The course covers deeper drivers of rage, including childhood experiences, and aims not to eliminate anger but to help clients channel it so that it doesn’t emerge as aggression. Techniques involve slowing down and interrupting the thought process leading to rage, so that you can engage more rational thinking instead. “It’s a skill – it takes practice,” Pegg says.
Clues that it might be time to consider an anger management course include loved ones “starting to walk on eggshells” around you, Vilkeviciute says. Another red flag is stewing over things: are you still thinking about someone who cut you up in traffic last week? Passive-aggressive behaviour, Pegg says, is still a form of anger: “People say, ‘At home if somebody upsets me I will give them the silent treatment’ – is that something that lasts for days and days? How often are you losing it – every other day or once a month?”
Alex was 29 when she realised she needed help controlling her temper. She had always been fiery, she explains over the phone, lashing out verbally if she felt rejected or criticised. “I just thought, ‘That’s how I am and if people are too sensitive to deal with it, that’s their problem.’” She rowed with her landlord, walked away from relationships and was “making enemies” at work. The final straw, she says, was getting into a screaming argument with a stranger in Tesco. “I knew it wasn’t a normal reaction to somebody being a bit rude to me in the milk aisle.”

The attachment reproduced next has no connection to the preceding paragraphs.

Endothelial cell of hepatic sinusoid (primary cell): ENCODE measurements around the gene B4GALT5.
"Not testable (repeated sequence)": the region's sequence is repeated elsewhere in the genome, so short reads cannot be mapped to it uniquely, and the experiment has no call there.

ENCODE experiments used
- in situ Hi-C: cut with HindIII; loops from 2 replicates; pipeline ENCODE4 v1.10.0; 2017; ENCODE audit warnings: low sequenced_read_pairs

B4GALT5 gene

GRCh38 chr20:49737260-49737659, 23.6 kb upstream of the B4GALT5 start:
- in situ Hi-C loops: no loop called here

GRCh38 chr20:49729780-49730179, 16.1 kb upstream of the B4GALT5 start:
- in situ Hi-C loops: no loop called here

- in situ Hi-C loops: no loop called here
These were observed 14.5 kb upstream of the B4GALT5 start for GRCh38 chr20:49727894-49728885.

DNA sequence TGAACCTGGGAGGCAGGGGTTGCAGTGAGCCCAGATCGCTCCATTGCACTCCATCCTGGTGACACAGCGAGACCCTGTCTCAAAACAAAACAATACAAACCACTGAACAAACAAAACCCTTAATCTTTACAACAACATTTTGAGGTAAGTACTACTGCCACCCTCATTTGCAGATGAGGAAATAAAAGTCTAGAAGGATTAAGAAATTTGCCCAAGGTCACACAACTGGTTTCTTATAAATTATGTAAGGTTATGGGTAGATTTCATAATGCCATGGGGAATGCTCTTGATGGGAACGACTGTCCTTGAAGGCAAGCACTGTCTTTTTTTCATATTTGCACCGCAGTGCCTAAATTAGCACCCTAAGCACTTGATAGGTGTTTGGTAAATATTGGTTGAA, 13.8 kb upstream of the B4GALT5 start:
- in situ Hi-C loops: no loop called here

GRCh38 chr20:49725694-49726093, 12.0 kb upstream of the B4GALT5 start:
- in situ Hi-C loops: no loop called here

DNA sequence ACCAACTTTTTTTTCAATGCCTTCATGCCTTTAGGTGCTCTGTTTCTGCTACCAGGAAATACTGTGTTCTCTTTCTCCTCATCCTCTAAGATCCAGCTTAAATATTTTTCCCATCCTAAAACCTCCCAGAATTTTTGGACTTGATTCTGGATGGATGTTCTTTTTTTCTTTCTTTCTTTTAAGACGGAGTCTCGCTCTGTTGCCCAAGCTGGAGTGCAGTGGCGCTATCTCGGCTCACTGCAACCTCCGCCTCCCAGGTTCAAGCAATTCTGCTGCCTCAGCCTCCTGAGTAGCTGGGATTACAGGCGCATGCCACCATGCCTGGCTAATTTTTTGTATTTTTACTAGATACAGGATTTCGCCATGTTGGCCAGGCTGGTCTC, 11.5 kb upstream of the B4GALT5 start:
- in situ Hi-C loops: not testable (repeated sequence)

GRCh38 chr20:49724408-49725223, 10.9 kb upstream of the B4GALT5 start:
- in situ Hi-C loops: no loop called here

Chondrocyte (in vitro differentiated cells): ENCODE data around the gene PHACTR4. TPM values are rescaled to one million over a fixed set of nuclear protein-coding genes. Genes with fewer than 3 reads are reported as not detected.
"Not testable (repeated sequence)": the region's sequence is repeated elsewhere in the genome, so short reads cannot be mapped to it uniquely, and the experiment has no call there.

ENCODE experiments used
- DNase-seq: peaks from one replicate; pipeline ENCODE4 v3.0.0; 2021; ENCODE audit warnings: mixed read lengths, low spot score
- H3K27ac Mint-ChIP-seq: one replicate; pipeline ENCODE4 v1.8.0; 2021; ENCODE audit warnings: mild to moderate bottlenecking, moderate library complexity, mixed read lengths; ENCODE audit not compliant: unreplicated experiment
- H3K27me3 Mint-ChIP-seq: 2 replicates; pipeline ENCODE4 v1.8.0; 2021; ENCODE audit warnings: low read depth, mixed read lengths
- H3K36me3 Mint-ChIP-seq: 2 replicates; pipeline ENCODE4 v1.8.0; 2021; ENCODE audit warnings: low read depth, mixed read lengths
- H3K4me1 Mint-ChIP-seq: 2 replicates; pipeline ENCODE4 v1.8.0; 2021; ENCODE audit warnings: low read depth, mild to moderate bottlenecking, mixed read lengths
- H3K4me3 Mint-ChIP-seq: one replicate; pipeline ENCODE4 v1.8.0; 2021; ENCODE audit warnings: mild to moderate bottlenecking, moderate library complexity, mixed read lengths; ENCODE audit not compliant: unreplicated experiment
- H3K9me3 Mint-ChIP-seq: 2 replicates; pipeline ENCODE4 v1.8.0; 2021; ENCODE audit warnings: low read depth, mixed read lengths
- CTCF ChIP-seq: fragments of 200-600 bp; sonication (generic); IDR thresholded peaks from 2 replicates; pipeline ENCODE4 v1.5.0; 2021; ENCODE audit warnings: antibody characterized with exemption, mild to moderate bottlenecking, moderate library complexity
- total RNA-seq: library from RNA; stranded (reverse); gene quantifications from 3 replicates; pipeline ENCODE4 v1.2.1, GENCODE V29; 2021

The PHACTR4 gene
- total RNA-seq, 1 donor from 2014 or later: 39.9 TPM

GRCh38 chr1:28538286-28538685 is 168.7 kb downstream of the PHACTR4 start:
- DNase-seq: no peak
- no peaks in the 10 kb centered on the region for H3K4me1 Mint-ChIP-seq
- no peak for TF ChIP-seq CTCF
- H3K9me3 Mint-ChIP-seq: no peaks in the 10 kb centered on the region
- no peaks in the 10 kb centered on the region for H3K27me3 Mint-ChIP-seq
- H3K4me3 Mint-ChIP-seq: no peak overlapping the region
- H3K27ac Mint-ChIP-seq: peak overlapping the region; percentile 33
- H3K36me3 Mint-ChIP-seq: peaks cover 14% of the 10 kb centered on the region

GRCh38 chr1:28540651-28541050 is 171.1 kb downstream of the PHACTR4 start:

Looking for help, in 2020 she stumbled across the Mind course. With sessions shifted online due to Covid restrictions, Alex initially kept her camera off, nervous about introducing herself to strangers as a “crazy angry person”. She cried at times, reflecting on what anger had cost her in the past: “You might say or do something that’s really bad or hurtful, and someone else just doesn’t want to put up with it, or with you … It’s really painful.”
But anger was never demonised on the course, she says, which felt like a “very safe space”. She still uses the techniques she was taught, including identifying the early sensations of anger building up and walking away or asking to get back to the person later. Today, Alex sees anger in a more positive light. “I used to see it as: ‘This is what protects me and it makes me scary and brave.’ Now I definitely still really value anger, but I see it more as: ‘How do I want to use it?’
“We would joke about it on the course – will we ever be Zen and completely at peace? No. But I definitely think anger is a real motivating force. I want to use it for passion projects, for drive and for being brave.” But if control is what matters most to Alex, for many women the magic is in sweet release. Back in Norwich, Whiddett says she thinks that smashing stuff takes people back to being kids again, the last time they felt this free to let loose. She has cleared the last shards of Annabel’s session and resets the room for Maddie, who emerges exhilarated after breaking up a hairdryer. But it’s Kitty, the quietest of the three, who seems to find her turn most cathartic. “It was just feeling like everything’s coming out,” she says. “I feel a lot lighter.” And, with that, the girls gather their shopping, thank everyone politely and exit into the unexpectedly warm February sunshine.
Some names have been changed.
@WomenAreMad is planning a Scream on the Green on 26 March in London.